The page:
Editorial: Protests inspiring, jarring and important

  • Amherst College students on Wednesday, Nov. 16, 2016, protest against the immigration policies proposed by President-elect Donald Trump. CAROL LOLLIS

Published: 11/16/2016 8:09:09 PM

No sooner had the results been tallied than the protests began. In midnight rants before the TV screen, on Facebook and Twitter feeds, across school campuses and city streets, people alarmed at the election of Donald Trump have been joining to vent their anger, frustration and fear.

The protests are inspiring, jarring and important. The way in which they unfold could well determine whether the next four years in America will be marked by rancor and division, or by a collective effort to heal the wounds opened — or simply aggravated — by the bitter 2016 presidential race.

As is often the case, the marches began first on college campuses, which have led the way toward inclusion of the very people whom Trump scorned during his campaign. At the University of Massachusetts Amherst, Smith, Mount Holyoke and Amherst, students have marched to declare their opposition to any erosion of rights for immigrants and people of different races, faith traditions, gender identification, sexual orientation and physical ability.

For the most part, the protests have been constructive, carrying the refrain, “Love trumps hate.” At Hampshire College, a group of students declared the American flag a symbol of “racism and oppression” after the election and demanded that it be taken down. Hampshire administrators responded thoughtfully, flying the flag at half-staff in an attempt to honor its positive symbolism as well as the students’ frustration. So far, so good. But then one or more persons burned the flag on the night before Veterans Day — a needless insult. 

Also constructive was the way administrators at Amherst-Pelham Regional High School reacted to a walkout by 250 students who wanted to express their solidarity with groups of people marginalized by Trump and at least some of his supporters during the campaign. Rather than trying to squelch the protest, Principal Mark Jackson looped parents in beforehand and gave them the option of writing a note permitting their child’s absence — or not.

And, of course, social media sites have burned. Some wags have decried such “Facebook activism,” urging people to get over the election and focus on happier things. But Naomi Shulman, a Northampton writer, delivered a powerful rebuttal in a one-paragraph post that has been shared, liked and quoted thousands of times on Twitter and Facebook.

“Nice people made the best Nazis. My mom grew up next to them. They got along, refused to make waves, looked the other way when things got ugly and focused on happier things than ‘politics,’” wrote Shulman, whose mother Elizabeth was born in Munich in 1934 and grew up in Nazi Germany. “They were lovely people who turned their heads as their neighbors were dragged away. You know who weren’t nice people? Resisters.”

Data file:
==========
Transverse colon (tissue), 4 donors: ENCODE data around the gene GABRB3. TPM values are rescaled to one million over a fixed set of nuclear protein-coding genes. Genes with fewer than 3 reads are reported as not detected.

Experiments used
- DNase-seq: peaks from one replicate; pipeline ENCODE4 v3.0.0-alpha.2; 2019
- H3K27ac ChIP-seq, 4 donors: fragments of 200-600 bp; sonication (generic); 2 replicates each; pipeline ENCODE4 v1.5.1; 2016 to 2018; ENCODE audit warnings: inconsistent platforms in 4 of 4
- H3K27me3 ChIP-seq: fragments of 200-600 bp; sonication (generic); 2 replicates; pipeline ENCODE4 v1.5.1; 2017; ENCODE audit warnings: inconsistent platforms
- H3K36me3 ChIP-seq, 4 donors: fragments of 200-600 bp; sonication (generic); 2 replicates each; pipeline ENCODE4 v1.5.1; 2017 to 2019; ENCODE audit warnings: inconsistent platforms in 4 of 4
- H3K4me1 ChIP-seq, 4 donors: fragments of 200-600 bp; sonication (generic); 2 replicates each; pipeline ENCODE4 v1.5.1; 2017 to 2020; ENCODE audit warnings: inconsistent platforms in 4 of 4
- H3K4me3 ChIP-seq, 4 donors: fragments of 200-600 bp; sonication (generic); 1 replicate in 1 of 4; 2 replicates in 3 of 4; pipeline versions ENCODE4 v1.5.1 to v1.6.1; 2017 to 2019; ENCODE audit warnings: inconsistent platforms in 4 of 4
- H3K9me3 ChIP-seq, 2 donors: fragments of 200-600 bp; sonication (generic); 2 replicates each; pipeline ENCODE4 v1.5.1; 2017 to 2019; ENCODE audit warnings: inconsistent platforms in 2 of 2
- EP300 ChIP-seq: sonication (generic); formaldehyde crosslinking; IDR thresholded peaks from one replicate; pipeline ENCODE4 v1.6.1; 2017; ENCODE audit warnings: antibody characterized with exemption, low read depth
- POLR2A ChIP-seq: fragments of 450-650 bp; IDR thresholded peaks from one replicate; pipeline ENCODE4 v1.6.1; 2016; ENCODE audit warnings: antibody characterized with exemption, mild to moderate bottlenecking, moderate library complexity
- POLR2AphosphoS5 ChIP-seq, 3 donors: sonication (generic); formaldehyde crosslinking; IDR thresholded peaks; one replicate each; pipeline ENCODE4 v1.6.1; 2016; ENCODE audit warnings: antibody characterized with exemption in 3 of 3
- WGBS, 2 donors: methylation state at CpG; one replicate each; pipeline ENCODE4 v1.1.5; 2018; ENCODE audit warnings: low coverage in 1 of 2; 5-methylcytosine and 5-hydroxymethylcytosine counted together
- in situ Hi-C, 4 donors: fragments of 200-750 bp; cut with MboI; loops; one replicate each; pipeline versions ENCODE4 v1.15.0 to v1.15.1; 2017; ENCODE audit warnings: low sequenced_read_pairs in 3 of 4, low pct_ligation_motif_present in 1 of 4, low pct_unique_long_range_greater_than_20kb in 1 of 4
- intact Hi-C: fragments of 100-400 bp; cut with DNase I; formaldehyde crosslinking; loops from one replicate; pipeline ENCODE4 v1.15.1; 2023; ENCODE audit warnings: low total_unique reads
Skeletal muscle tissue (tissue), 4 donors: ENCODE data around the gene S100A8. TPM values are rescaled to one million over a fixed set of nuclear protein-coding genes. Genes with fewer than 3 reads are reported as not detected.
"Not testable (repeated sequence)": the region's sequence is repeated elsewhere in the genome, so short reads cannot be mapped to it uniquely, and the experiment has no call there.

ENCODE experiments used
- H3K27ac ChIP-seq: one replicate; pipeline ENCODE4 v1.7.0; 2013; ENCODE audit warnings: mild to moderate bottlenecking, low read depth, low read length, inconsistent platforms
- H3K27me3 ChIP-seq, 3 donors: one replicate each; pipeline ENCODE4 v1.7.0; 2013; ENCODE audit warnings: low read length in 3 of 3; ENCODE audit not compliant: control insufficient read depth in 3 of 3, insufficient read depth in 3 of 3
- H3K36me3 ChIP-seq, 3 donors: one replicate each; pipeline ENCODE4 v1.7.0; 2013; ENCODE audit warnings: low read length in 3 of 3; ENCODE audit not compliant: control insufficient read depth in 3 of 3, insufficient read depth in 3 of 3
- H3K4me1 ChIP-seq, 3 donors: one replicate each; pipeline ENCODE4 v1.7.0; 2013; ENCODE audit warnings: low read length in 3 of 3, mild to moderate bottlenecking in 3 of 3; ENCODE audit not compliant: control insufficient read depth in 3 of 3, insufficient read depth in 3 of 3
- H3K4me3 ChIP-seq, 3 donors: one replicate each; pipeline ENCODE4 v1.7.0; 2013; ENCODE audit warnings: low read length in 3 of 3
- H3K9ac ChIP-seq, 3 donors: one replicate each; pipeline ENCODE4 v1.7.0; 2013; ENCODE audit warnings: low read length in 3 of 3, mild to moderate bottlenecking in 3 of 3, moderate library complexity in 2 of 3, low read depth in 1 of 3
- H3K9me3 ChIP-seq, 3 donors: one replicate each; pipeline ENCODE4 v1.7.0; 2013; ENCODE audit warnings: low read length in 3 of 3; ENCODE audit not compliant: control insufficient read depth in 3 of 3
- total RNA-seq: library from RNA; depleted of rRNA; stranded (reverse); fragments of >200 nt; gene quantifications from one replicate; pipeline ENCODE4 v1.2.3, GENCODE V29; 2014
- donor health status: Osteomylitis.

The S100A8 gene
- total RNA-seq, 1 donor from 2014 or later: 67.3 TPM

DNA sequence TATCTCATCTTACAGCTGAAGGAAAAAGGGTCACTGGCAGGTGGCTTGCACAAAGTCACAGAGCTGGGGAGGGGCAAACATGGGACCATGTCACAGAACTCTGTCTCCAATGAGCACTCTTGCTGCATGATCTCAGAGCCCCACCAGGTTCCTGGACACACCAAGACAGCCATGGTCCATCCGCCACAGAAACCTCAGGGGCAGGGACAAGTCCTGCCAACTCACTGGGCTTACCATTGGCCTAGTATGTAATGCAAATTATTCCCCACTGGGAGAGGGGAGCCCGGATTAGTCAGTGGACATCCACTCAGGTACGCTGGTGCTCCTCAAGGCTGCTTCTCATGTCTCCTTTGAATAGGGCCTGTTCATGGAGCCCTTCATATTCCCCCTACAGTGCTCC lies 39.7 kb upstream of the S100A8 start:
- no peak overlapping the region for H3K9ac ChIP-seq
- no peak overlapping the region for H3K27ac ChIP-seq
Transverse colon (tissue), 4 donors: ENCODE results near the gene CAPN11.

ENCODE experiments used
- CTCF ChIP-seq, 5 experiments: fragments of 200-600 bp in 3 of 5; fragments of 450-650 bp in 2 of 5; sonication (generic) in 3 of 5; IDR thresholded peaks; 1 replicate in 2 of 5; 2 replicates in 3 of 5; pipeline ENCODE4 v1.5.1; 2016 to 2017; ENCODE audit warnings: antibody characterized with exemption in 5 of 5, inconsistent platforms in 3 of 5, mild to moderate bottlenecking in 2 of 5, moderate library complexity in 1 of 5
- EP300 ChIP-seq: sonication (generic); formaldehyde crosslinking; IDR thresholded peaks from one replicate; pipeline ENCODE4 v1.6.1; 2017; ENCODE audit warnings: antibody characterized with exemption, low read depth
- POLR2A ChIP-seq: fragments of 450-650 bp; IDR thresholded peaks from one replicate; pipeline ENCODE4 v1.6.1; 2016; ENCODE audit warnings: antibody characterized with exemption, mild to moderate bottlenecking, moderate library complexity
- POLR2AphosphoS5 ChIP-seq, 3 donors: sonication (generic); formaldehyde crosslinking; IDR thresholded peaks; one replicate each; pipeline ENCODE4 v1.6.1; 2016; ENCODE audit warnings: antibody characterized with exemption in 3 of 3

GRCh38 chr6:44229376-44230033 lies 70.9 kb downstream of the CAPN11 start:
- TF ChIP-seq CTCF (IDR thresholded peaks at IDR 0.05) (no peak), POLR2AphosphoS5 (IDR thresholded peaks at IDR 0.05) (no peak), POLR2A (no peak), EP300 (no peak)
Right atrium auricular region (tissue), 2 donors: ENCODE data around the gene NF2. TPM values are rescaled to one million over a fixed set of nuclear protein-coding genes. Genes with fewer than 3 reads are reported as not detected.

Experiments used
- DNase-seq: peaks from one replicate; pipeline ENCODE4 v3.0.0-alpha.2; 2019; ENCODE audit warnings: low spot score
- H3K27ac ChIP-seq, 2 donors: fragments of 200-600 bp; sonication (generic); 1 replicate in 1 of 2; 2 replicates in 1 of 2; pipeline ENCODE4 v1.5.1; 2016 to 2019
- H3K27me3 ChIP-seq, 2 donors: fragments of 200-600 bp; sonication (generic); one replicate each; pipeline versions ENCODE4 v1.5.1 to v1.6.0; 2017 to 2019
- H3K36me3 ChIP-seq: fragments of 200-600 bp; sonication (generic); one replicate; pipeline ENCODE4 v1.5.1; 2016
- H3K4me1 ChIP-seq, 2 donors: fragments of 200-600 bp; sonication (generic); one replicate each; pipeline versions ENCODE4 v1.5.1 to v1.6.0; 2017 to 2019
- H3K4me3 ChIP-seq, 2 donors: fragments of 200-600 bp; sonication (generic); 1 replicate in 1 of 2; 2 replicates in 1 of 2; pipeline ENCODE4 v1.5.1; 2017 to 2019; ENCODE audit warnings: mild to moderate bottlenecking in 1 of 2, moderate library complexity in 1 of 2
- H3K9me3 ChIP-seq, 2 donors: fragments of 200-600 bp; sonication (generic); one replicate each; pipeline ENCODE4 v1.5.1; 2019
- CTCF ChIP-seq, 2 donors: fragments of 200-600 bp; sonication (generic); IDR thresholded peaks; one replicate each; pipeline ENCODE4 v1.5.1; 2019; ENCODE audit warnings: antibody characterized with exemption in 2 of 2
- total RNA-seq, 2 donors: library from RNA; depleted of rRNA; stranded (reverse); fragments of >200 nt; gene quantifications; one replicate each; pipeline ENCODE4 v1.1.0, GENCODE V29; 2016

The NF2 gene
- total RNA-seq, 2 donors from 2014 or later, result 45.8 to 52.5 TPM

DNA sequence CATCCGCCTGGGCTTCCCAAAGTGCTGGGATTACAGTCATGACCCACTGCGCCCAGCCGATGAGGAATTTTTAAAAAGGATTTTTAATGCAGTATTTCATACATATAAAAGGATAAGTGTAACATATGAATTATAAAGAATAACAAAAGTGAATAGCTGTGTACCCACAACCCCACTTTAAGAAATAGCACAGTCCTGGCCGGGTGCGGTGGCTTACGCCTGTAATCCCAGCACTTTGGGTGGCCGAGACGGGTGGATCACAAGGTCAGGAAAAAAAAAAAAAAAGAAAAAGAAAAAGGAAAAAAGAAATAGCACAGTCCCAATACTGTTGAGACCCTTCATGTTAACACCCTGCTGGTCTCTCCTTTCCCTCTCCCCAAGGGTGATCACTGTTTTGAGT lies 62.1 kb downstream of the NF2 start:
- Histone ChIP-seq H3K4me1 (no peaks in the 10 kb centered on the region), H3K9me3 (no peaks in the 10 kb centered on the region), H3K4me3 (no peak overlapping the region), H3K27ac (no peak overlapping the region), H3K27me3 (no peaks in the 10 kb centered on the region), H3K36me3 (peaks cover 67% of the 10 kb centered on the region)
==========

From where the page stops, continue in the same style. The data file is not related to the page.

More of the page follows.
Shulman’s mother died just over a year ago and her daughter’s message honors her memory. She reminds us that the stakes couldn’t be higher as we move from the hate-mongering of Trump’s campaign to what must be a more reasoned and compassionate Trump White House.

Trump will take his oath as the nation’s 45th president on Jan. 20 in Washington, D.C., following such leaders as George Washington, Thomas Jefferson, Abraham Lincoln, Franklin Delano Roosevelt, John F. Kennedy, Ronald Reagan and Barack Obama. While many — including this editorial page — had earlier declared Trump unfit for the office, American voters have given him the opportunity to hold it and to prove himself worthy.

On the day after his inauguration, women and feminists (including some from the Pioneer Valley) will converge on Washington for what’s been dubbed the Million Women March. On that day, and on many days between now and then, protesters will send an important message not only to their fellow citizens but also to the president-elect.

We hope they will find a way to express not only anger and fear but also a hopeful path forward in words and action. One example came from the Valley residents who, alarmed by news that racist and anti-Semitic graffiti had once again tarnished Mount Tom, last week lugged brushes and heavy jugs of cleaning solution up the slopes to scrub away the hateful words.

It won’t be so easy to scrub away the hatred and distrust now roiling the nation. But we hope that everyone — from Trump and his advisers down to the citizens who are taking to the screens, streets and mountainsides — can find a way to hear one another. And to heal.

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